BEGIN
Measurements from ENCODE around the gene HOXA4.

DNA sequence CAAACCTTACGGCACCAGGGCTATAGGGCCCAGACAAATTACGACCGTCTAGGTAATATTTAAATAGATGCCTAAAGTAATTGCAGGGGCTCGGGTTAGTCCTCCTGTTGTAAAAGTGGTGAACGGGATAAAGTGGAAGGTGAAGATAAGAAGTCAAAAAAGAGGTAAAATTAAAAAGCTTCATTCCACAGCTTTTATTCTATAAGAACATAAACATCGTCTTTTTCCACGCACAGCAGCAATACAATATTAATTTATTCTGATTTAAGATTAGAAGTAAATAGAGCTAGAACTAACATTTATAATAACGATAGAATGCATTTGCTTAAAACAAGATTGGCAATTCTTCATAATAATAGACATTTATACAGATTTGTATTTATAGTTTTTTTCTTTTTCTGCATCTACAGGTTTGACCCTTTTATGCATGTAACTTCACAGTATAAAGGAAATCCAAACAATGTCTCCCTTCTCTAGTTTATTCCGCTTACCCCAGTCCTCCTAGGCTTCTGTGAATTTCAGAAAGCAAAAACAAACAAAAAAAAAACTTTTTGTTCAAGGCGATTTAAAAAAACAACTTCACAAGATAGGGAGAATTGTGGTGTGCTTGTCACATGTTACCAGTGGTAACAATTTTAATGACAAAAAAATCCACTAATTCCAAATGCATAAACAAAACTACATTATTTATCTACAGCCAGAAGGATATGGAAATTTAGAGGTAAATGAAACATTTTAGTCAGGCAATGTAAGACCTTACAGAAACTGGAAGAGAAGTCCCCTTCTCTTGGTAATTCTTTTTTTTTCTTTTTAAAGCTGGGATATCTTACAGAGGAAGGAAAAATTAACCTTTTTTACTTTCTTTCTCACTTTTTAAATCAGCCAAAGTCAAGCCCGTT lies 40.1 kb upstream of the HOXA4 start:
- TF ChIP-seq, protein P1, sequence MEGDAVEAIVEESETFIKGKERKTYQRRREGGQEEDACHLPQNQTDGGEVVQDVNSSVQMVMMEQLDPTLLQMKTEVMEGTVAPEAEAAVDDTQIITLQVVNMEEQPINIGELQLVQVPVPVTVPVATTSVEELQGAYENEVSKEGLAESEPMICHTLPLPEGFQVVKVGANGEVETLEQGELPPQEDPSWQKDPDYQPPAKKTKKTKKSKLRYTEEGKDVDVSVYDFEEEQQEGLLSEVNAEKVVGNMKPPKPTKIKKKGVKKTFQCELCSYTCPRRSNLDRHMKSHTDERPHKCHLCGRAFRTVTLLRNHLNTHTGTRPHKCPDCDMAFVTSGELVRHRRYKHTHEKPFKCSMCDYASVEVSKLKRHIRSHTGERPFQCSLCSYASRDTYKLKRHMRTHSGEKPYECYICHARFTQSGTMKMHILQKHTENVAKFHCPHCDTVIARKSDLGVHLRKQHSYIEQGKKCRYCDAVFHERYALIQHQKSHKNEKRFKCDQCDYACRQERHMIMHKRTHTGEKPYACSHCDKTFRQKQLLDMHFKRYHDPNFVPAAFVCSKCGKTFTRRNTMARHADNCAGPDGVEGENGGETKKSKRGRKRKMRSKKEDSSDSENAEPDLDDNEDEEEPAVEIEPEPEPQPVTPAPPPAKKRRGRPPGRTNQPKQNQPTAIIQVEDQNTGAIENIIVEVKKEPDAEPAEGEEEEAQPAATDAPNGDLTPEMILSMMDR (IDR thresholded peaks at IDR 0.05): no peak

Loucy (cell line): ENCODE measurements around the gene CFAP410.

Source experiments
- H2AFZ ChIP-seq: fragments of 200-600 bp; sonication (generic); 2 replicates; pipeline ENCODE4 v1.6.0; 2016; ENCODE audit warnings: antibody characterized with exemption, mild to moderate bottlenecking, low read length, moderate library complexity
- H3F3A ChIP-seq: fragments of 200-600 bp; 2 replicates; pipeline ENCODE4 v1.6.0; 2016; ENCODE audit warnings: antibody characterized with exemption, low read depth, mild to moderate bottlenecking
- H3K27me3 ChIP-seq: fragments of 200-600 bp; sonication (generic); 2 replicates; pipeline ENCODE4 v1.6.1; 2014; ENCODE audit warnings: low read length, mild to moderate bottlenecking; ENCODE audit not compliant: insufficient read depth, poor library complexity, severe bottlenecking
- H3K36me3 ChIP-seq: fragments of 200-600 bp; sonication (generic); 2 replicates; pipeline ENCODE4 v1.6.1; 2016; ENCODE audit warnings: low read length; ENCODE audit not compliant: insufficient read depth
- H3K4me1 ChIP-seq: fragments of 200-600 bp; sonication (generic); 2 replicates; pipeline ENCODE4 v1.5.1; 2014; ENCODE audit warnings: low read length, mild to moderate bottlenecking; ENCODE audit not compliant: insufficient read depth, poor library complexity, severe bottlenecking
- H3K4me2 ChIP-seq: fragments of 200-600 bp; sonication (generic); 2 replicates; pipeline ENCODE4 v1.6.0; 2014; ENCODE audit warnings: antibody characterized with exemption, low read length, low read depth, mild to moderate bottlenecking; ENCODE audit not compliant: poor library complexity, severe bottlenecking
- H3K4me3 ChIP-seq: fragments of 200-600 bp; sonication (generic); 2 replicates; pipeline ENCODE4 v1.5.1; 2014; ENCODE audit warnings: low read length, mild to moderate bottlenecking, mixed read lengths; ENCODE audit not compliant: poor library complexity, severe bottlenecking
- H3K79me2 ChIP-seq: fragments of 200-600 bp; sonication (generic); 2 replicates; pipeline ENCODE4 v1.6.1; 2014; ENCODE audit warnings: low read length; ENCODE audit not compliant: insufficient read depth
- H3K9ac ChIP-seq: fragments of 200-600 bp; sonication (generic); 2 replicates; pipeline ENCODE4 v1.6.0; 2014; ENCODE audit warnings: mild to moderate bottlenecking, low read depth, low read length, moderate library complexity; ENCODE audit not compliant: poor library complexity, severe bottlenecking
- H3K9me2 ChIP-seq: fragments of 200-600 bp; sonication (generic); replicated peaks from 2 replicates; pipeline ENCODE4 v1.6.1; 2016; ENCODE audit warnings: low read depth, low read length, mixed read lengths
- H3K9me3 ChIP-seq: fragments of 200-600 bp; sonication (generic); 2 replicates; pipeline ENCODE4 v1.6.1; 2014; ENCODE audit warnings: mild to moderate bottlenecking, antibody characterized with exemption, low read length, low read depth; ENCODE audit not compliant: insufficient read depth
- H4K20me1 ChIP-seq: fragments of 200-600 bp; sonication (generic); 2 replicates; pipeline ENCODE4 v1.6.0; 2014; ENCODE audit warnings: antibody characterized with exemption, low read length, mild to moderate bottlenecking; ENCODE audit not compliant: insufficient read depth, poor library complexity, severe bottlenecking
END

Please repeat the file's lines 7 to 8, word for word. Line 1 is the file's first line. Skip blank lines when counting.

- H3F3A ChIP-seq: fragments of 200-600 bp; 2 replicates; pipeline ENCODE4 v1.6.0; 2016; ENCODE audit warnings: antibody characterized with exemption, low read depth, mild to moderate bottlenecking
- H3K27me3 ChIP-seq: fragments of 200-600 bp; sonication (generic); 2 replicates; pipeline ENCODE4 v1.6.1; 2014; ENCODE audit warnings: low read length, mild to moderate bottlenecking; ENCODE audit not compliant: insufficient read depth, poor library complexity, severe bottlenecking